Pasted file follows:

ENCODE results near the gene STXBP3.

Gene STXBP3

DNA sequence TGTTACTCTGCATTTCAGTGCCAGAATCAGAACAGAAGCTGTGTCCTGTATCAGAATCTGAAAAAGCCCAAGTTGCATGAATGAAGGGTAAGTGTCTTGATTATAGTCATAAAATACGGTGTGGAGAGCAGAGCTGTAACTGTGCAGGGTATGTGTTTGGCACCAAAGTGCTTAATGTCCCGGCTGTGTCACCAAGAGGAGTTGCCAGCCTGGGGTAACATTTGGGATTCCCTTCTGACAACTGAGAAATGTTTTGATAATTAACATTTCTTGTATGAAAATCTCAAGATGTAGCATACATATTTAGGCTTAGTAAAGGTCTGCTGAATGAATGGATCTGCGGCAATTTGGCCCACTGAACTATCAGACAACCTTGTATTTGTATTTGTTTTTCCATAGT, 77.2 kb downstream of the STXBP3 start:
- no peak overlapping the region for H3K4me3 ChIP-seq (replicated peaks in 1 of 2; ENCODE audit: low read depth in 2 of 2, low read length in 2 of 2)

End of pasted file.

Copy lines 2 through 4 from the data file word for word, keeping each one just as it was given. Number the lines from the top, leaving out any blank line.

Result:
Gene STXBP3

DNA sequence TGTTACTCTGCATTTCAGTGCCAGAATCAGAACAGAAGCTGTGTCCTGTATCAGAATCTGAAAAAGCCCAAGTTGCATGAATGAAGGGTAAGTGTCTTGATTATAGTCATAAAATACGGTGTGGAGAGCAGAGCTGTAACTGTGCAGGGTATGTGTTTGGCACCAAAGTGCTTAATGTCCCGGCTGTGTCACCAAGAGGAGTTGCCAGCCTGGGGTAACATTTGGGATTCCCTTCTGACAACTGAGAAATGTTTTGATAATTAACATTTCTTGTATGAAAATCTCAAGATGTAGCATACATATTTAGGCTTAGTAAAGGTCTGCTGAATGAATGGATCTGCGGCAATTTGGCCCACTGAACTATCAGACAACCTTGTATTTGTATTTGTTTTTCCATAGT, 77.2 kb downstream of the STXBP3 start:
- no peak overlapping the region for H3K4me3 ChIP-seq (replicated peaks in 1 of 2; ENCODE audit: low read depth in 2 of 2, low read length in 2 of 2)